Sir William Stewart, former chief scientific adviser to the Cabinet Office, has called for a full-time Scottish chief scientific adviser "with clout" to ensure that science and technology north of the border meet Scottish needs.
Sir William, also former head of the Office of Science and Technology and now special adviser to Edinburgh University's principal, Sir Stewart Sutherland, was giving the first Edinburgh University lecture at the city's international science festival.
Scotland needed its own science policy, with an over-arching advisory committee on science, education and industry to give strategic advice to the Scottish secretary, he said. It needed to address issues such as bringing higher education and industry closer together for innovative research; how to turn Scotland's strong research base in the life sciences into jobs; and the need to use the skills and expertise of the new universities to better effect in supporting national needs.
But he was opposed to the prospect of a Scottish research council on the grounds that Scotland did not have sufficient funds to compete internationally in terms of high-tech equipment. He said: "Scotland should rightly remain part of the United Kingdom for a great deal of science policy.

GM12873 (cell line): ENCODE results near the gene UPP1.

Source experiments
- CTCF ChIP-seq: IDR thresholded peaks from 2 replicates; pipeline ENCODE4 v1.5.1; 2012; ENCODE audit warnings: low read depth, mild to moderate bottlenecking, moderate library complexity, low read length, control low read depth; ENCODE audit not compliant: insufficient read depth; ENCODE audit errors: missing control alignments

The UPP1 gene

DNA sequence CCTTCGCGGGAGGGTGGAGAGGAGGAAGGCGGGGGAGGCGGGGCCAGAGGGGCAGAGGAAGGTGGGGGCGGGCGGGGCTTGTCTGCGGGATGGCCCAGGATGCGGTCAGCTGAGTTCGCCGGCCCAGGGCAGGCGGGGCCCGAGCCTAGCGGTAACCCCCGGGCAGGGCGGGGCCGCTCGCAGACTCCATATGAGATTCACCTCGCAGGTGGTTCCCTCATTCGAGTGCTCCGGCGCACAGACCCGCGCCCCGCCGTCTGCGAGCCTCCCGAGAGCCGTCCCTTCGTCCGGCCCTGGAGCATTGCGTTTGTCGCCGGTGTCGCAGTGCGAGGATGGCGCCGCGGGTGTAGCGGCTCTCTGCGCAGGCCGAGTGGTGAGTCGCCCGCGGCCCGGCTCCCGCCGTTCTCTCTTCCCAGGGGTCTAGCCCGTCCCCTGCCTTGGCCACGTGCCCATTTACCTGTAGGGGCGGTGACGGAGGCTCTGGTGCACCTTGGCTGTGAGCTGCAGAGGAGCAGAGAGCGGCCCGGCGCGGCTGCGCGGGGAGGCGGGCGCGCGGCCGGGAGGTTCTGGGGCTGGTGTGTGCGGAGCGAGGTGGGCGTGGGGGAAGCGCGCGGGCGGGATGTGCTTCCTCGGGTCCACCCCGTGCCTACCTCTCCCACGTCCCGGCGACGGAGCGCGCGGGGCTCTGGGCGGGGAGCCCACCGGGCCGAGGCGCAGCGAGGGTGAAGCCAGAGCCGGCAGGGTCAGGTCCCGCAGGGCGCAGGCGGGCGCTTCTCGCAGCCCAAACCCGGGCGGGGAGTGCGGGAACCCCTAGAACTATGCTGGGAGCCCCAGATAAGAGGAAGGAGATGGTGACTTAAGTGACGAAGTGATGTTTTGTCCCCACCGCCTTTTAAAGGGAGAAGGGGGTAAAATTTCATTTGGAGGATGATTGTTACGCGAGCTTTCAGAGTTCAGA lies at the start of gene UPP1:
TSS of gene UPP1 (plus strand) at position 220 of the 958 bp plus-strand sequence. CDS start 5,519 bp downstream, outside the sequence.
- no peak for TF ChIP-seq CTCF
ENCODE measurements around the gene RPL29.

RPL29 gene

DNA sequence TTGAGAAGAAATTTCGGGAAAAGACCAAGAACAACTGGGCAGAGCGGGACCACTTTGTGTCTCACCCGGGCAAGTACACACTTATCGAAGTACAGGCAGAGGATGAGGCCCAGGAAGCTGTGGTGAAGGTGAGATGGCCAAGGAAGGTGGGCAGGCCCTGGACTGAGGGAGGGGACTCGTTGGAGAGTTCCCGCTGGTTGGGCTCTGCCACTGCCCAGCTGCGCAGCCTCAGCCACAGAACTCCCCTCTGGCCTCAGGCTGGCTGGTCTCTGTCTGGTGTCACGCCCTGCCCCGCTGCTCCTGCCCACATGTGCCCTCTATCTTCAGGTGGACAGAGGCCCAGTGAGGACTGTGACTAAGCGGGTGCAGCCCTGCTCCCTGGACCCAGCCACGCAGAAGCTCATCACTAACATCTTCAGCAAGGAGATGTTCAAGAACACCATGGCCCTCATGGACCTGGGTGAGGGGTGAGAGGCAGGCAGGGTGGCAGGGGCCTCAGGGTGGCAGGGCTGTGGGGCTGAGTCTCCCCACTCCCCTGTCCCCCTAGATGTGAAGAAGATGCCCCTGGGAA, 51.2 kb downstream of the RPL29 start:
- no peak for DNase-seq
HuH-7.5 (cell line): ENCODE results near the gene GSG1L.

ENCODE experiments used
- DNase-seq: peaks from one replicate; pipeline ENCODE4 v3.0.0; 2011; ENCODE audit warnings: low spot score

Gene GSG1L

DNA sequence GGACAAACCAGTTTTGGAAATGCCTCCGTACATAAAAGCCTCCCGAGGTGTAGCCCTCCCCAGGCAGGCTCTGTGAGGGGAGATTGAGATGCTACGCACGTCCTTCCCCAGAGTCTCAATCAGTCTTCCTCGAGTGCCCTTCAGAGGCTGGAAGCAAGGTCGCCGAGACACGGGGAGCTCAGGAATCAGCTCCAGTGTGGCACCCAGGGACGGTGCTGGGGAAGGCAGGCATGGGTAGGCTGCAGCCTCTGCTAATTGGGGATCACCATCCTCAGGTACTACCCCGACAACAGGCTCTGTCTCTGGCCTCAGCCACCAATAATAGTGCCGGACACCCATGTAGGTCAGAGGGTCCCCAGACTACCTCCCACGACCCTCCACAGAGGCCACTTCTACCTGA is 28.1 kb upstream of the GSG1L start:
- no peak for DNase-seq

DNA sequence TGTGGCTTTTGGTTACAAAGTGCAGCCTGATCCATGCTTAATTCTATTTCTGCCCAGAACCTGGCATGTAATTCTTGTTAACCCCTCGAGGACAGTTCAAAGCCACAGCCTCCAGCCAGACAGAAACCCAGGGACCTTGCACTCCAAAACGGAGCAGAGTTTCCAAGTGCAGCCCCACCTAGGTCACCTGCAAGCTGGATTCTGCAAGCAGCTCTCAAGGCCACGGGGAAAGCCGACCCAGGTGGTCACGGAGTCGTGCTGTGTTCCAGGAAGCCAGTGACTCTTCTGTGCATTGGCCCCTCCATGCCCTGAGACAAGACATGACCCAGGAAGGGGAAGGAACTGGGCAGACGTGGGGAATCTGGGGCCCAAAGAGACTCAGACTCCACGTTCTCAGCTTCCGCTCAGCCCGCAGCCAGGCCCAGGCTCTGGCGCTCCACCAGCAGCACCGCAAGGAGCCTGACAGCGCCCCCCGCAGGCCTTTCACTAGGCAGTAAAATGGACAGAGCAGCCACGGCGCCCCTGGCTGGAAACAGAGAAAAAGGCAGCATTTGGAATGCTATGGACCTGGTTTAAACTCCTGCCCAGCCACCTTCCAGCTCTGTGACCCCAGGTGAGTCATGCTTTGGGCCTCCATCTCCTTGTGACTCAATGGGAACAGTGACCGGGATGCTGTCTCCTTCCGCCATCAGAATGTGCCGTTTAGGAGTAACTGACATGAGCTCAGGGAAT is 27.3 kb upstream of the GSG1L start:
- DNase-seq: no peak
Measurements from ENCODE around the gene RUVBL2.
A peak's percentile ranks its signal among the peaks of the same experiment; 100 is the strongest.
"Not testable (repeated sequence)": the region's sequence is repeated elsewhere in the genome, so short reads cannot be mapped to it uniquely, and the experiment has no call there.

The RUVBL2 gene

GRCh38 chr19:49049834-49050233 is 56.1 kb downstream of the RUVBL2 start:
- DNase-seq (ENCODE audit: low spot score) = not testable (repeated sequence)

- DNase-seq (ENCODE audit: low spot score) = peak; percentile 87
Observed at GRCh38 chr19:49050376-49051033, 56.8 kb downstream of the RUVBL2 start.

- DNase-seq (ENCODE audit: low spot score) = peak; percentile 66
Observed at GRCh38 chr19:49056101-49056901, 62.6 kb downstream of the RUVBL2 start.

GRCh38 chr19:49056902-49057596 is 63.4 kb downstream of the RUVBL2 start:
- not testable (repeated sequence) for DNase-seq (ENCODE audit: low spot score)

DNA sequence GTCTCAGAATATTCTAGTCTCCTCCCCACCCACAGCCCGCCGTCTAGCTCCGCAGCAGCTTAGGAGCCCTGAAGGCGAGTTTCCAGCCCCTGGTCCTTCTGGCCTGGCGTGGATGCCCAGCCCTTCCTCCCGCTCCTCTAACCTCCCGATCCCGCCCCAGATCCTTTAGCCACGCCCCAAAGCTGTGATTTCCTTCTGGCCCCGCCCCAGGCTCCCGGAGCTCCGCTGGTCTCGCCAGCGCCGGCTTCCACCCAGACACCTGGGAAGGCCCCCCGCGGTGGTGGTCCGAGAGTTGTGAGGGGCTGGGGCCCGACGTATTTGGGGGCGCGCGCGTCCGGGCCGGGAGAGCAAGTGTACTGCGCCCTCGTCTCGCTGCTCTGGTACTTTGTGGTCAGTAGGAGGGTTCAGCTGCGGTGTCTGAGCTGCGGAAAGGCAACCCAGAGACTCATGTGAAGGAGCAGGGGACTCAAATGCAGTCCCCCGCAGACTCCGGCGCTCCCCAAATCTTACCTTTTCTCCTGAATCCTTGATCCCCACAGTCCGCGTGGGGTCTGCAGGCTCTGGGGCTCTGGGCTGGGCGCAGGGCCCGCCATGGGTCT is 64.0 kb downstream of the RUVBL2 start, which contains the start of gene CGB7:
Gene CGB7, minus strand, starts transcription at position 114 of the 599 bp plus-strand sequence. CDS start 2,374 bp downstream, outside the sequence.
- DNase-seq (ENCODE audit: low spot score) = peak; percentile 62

"But the major question is whether while going along with the main thrust of UK policy, the uniqueness of Scotland's science and technology portfolio - its strengths, opportunities and weaknesses - are being optimally addressed."
A chief scientific adviser with links to other Government chief scientists was needed to help drive forward a broad strategy for Scotland. His or her role would be to give advice on funding needs across science and technology, ranging from higher education and industry to the environment. In 25 years' time, Scotland would be carrying out only 0.2 per cent of global research, and it needed to target the broad areas where it had the prospect of global leadership, Sir William said.
"Unless the research is of exceptionally high quality, it is becoming increasingly difficult to justify scientists being paid for life by the taxpayer to do whatever they choose. The UK is not sufficiently wealthy that it does not need to benefit from the application of science to national and societal needs. Blue skies research is important, very important, but not of over-riding importance."